Your toothbrush is the most valuable tool you own to keep your smile healthy and your mouth happy. As with any tool, proper use and maintenance are essential for the best results. There are many types of toothbrushes available to fit your budget and your lifestyle. With a few exceptions, these tips apply to all toothbrushes.
Brushing removes food particles and plaque, stimulates blood flow to keep gums healthy or reduce existing inflammation, and helps remove unsightly stains and harmful substances such as acid from citrus juice or sugar from soda. Toothbrushes with the ADA seal have been proven to be effective in accomplishing these goals.
American Dental Association (ADA ) Seal. Toothbrushes displaying the ADA seal have smooth bristle tips which are safely attached tips and sturdy handles. They remove plaque, reverse early gum disease, and are safe to use without damaging dental hardware, restorations or appliances. Soft nylon bristles with rounded ends are generally better than medium or hard bristles. Many toothbrushes also contain an outer row of longer bristles which fit between teeth, or teeth and appliances, for more thorough cleaning. Rounded bristles are much healthier on gum tissue than pointed bristles
Brushing technique: The ADA has established specific guidelines for brushing. To get the maximum benefit from your toothbrush: 1) Use a light touch. Brushing too hard can cause damage to both teeth and gums; 2) Brush for at least two minutes; 3) Brush with a toothbrush held at a 45 degree angle to teeth and gums; 4) Brush in a circular motion instead of a back-and-forth motion; 5) Brush at least twice a day.
Your toothbrush’s handle should fit comfortably in the palm of your hand, and the head should be small enough to comfortably maneuver to all the surfaces of your teeth. A 45 degree angle is the most effective position to reach all areas, and a circular motion is most effective at moving plaque away from gums.
Research has demonstrated that two minutes is the minimum amount of time required for a thorough cleaning, and that the average American brushes for only about a minute. Using a toothbrush with a timer ensures that the correct amount of time is spent brushing. Individuals with arthritis or similar conditions may find that using a power toothbrush is more comfortable than using a manual one.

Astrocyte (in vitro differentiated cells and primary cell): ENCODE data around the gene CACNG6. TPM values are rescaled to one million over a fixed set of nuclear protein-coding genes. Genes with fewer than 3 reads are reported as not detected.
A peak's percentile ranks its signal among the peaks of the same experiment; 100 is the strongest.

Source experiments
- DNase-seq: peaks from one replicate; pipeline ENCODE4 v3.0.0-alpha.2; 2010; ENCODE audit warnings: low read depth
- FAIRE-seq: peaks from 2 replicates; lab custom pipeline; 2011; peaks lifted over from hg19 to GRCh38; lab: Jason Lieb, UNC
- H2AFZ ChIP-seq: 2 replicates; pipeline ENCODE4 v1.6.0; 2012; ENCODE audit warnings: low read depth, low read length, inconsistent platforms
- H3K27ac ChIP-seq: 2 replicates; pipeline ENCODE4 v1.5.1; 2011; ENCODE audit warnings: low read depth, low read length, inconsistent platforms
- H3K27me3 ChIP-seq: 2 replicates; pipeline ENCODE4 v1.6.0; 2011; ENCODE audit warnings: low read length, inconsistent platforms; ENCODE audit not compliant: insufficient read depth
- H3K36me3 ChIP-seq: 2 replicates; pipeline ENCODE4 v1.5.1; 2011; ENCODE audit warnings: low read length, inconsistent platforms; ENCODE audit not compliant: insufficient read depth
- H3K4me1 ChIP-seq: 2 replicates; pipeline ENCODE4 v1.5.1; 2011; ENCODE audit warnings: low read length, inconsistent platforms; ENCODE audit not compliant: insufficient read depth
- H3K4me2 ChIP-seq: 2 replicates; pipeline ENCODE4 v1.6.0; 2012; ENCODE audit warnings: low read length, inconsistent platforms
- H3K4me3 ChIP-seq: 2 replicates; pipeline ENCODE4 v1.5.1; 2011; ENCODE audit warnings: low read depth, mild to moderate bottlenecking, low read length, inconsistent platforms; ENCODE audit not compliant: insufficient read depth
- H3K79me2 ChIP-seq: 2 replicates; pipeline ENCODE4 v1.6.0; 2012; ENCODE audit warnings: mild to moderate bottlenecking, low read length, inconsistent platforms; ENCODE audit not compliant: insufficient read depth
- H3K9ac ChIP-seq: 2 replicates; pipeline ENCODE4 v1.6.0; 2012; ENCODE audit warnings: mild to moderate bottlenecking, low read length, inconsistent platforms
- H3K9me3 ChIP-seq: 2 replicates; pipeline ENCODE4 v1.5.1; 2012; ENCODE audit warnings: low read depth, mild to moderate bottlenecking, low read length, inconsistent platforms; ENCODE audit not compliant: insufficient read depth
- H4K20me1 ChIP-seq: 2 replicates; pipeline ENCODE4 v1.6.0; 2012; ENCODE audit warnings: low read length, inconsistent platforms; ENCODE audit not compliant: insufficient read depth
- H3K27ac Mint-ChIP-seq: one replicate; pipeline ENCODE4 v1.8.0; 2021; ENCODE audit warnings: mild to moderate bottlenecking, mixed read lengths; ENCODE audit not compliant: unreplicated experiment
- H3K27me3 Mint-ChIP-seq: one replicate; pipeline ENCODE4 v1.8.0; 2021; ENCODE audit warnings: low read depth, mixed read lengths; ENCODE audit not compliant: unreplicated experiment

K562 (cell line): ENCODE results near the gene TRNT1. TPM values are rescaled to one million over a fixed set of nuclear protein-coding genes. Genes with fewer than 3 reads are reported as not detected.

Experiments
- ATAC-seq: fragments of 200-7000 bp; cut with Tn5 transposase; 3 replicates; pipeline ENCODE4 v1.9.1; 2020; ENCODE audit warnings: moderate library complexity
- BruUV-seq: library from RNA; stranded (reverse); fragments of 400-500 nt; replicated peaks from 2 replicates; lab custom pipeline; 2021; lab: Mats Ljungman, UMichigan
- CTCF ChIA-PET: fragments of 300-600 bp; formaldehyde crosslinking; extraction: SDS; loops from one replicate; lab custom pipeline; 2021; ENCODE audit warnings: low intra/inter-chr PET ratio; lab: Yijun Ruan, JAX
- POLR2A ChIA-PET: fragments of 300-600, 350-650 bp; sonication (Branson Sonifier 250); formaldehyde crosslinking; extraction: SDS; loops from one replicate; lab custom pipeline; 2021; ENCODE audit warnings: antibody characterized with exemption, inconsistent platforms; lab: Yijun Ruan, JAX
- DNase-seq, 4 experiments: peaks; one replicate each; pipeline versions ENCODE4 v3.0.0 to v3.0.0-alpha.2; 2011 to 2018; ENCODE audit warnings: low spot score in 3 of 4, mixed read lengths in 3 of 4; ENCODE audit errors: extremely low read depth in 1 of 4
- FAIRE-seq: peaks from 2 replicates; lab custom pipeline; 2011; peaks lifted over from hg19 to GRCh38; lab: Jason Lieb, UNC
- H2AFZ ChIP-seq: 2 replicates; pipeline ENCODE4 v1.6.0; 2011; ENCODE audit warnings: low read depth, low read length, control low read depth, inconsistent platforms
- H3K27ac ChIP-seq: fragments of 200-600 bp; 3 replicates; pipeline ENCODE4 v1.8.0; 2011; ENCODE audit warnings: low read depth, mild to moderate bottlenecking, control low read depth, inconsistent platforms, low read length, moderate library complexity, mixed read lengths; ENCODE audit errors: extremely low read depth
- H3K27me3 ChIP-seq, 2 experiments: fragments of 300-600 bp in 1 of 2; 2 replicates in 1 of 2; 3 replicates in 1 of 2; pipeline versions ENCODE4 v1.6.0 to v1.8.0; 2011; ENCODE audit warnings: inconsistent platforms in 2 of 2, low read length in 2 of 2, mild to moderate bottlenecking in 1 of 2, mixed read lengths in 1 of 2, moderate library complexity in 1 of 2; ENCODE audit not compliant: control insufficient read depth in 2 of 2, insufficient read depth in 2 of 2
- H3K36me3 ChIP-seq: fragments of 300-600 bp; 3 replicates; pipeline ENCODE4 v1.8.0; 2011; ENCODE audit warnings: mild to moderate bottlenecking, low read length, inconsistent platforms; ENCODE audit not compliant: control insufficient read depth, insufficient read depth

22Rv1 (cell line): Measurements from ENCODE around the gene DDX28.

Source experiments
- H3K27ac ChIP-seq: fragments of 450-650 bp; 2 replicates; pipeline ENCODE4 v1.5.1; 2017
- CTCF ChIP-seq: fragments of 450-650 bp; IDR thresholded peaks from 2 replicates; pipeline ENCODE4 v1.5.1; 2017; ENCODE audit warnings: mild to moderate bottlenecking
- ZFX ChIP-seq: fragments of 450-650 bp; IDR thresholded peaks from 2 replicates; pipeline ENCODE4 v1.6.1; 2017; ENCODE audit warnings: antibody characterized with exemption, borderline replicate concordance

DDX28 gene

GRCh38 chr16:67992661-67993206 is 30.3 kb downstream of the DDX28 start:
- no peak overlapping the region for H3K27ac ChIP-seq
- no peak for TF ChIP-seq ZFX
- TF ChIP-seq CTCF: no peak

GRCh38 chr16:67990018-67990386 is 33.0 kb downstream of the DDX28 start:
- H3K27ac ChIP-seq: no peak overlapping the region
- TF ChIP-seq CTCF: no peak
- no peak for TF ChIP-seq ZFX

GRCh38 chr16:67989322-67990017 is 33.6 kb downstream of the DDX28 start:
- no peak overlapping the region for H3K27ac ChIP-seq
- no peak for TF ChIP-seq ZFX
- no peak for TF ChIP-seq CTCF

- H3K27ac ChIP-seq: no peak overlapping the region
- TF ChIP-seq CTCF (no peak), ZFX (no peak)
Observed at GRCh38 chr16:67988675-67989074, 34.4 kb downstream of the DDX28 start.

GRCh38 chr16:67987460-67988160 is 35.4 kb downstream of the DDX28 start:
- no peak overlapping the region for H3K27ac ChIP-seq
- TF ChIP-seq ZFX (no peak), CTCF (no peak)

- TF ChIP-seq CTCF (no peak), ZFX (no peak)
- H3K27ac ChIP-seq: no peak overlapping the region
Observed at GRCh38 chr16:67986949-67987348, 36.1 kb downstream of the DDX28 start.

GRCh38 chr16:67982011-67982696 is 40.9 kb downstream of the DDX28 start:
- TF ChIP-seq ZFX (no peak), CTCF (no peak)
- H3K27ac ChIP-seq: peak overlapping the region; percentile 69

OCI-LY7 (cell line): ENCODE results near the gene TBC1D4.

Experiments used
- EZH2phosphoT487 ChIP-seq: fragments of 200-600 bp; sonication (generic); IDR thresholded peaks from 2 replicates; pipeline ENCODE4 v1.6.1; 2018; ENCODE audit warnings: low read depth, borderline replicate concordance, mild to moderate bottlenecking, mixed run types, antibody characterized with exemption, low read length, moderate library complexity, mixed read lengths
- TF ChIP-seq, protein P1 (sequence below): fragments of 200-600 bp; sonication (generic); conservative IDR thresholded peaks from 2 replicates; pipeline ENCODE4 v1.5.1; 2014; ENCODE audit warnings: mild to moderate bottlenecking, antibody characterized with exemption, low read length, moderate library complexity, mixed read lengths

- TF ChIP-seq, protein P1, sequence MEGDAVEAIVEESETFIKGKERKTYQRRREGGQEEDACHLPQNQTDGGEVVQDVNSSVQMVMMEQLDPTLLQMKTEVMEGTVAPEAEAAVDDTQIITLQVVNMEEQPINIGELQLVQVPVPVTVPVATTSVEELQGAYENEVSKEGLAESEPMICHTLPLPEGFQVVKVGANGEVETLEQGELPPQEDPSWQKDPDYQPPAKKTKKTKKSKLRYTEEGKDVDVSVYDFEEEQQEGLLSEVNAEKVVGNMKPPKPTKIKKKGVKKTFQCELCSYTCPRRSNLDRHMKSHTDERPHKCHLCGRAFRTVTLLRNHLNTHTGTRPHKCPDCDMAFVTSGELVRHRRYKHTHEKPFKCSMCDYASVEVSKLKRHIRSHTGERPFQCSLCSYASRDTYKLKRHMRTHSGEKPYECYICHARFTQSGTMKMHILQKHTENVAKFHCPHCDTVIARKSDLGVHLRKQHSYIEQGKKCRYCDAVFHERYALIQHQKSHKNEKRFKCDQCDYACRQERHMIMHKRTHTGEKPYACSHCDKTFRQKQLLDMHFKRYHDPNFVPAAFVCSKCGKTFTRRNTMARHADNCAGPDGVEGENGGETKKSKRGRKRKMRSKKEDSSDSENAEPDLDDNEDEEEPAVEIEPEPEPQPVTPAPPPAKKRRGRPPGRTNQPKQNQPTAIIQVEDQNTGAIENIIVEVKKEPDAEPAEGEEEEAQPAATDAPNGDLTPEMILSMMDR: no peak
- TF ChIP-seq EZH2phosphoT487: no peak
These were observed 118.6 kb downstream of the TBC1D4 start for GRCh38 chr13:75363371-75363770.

Brushing before sleeping is best, since saliva production is reduced during sleep. Saliva helps keep bacteria and plaque in check; brushing before bed helps to eliminate any bacteria which would otherwise thrive in the absence of saliva.
Toothbrush hygiene. That’s a lot to expect from your toothbrush! Like any other tool, toothbrushes wear out. Do not skimp on replacement toothbrushes/heads. Any savings in replacement costs will not compensate for the damage that is caused by continuing to use a worn-out toothbrush. Worn out bristles irritate gum tissue and harbor bacteria. Manual toothbrushes and power toothbrush heads need to be replaced every three months and after illness or oral surgery. Some manual brushes and brush heads are equipped with bristles which change color when they need to be replaced.
Flu viruses and bacteria from dental infections can live on toothbrushes brushes; replacing toothbrushes after these events reduces the possibility of cross-contamination and re-infection. Don’t ever share a toothbrush, and be sure to keep your toothbrush sanitary between changes by thoroughly rinsing after each use and storing it in an upright position to allow it to dry.